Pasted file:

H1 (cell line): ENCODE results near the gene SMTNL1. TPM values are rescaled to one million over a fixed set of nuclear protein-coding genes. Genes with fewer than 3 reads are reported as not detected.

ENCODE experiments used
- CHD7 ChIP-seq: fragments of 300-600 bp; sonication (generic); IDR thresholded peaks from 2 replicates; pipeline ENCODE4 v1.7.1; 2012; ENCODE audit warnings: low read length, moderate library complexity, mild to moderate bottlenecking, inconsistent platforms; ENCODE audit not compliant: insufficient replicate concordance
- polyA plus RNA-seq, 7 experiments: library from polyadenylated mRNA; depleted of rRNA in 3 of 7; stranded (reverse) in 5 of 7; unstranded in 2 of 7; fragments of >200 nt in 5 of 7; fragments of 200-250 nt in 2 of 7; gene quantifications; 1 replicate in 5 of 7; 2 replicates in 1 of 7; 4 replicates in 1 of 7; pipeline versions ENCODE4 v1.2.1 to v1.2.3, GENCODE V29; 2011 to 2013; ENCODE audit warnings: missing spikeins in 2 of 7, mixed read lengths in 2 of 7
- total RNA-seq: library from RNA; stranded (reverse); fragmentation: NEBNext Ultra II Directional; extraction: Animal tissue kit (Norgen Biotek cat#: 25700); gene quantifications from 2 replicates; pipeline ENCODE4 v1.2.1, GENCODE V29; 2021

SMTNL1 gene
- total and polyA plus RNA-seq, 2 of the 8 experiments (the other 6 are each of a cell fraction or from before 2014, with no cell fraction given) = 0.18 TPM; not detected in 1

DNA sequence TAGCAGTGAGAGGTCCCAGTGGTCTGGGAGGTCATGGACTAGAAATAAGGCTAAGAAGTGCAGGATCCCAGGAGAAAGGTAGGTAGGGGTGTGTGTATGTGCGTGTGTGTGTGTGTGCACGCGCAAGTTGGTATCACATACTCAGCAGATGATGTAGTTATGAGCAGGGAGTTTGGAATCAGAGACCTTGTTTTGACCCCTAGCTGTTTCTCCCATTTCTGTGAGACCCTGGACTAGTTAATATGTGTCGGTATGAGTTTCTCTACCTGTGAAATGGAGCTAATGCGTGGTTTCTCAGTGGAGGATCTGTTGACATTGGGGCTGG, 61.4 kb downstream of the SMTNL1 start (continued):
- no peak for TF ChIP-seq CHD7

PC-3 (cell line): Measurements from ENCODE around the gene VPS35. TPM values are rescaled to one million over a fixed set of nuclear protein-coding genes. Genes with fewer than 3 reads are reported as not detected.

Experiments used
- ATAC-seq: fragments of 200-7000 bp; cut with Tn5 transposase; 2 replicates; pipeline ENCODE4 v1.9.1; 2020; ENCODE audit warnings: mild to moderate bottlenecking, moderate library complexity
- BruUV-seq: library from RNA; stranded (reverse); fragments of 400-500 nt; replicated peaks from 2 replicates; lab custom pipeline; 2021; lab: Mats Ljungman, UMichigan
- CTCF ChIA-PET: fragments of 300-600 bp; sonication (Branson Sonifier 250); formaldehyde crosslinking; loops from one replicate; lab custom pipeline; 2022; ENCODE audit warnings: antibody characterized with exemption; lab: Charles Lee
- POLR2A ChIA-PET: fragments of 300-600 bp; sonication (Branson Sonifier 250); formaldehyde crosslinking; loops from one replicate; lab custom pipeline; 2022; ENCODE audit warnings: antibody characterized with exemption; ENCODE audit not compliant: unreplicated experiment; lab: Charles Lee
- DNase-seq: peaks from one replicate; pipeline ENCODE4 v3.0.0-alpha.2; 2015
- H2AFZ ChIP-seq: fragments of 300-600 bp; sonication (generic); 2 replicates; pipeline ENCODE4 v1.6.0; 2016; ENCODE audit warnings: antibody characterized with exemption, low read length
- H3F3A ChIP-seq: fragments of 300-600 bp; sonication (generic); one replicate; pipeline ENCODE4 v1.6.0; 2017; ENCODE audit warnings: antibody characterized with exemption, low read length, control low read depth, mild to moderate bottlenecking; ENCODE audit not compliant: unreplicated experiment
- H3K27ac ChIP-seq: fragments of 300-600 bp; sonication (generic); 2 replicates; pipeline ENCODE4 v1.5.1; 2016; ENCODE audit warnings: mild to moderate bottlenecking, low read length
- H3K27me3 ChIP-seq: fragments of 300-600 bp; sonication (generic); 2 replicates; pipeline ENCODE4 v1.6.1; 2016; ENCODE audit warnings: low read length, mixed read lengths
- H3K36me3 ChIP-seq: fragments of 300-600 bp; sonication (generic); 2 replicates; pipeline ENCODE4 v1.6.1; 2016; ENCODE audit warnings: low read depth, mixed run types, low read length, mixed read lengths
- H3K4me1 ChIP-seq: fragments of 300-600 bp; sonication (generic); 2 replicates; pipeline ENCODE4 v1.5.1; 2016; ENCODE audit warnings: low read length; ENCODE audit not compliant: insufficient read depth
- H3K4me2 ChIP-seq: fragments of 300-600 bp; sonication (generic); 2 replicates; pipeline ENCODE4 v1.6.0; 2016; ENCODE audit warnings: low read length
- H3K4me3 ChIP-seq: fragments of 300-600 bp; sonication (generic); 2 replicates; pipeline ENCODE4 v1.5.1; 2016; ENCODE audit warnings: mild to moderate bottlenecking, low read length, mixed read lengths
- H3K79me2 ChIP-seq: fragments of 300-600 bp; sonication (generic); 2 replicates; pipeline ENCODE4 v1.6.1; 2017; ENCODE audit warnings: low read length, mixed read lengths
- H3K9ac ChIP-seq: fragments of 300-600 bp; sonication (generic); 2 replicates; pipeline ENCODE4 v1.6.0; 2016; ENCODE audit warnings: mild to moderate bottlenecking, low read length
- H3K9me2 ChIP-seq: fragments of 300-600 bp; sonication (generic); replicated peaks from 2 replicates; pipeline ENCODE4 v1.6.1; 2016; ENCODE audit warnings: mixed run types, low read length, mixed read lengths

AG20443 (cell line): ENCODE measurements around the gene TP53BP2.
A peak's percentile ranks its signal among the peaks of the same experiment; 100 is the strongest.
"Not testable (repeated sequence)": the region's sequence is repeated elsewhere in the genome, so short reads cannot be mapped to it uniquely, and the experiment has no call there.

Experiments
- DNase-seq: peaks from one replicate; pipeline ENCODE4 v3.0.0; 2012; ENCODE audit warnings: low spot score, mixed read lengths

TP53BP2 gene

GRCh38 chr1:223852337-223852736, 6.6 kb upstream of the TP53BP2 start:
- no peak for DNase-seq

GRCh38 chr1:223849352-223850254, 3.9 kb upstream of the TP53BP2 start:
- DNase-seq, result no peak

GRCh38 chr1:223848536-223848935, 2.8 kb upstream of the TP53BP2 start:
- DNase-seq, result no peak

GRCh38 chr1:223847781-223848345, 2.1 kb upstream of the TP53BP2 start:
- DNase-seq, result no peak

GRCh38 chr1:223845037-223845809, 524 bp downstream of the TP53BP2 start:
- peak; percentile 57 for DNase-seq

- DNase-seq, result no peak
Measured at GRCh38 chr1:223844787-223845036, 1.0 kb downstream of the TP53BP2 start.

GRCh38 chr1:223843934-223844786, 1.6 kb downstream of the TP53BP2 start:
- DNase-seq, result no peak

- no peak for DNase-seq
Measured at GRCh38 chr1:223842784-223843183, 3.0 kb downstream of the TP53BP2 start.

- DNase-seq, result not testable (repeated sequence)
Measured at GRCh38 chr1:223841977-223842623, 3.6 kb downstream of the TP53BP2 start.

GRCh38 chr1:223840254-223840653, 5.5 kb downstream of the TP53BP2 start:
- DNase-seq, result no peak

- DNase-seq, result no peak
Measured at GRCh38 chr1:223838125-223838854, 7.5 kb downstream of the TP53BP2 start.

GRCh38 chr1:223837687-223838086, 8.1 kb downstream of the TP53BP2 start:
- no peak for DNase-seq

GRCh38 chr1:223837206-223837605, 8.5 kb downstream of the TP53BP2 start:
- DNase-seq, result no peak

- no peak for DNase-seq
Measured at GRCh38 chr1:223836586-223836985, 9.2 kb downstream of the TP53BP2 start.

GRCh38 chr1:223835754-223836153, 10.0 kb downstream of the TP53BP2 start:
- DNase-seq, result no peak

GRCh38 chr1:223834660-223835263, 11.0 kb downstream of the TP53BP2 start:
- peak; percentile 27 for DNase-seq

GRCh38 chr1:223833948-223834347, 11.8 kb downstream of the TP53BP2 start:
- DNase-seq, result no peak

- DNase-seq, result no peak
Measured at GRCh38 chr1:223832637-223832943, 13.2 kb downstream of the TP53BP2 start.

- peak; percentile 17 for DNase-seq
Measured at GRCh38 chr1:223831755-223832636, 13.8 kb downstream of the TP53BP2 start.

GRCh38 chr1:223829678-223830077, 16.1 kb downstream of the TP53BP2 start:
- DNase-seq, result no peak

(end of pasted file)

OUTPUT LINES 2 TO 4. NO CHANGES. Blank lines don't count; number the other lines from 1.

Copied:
ENCODE experiments used
- CHD7 ChIP-seq: fragments of 300-600 bp; sonication (generic); IDR thresholded peaks from 2 replicates; pipeline ENCODE4 v1.7.1; 2012; ENCODE audit warnings: low read length, moderate library complexity, mild to moderate bottlenecking, inconsistent platforms; ENCODE audit not compliant: insufficient replicate concordance
- polyA plus RNA-seq, 7 experiments: library from polyadenylated mRNA; depleted of rRNA in 3 of 7; stranded (reverse) in 5 of 7; unstranded in 2 of 7; fragments of >200 nt in 5 of 7; fragments of 200-250 nt in 2 of 7; gene quantifications; 1 replicate in 5 of 7; 2 replicates in 1 of 7; 4 replicates in 1 of 7; pipeline versions ENCODE4 v1.2.1 to v1.2.3, GENCODE V29; 2011 to 2013; ENCODE audit warnings: missing spikeins in 2 of 7, mixed read lengths in 2 of 7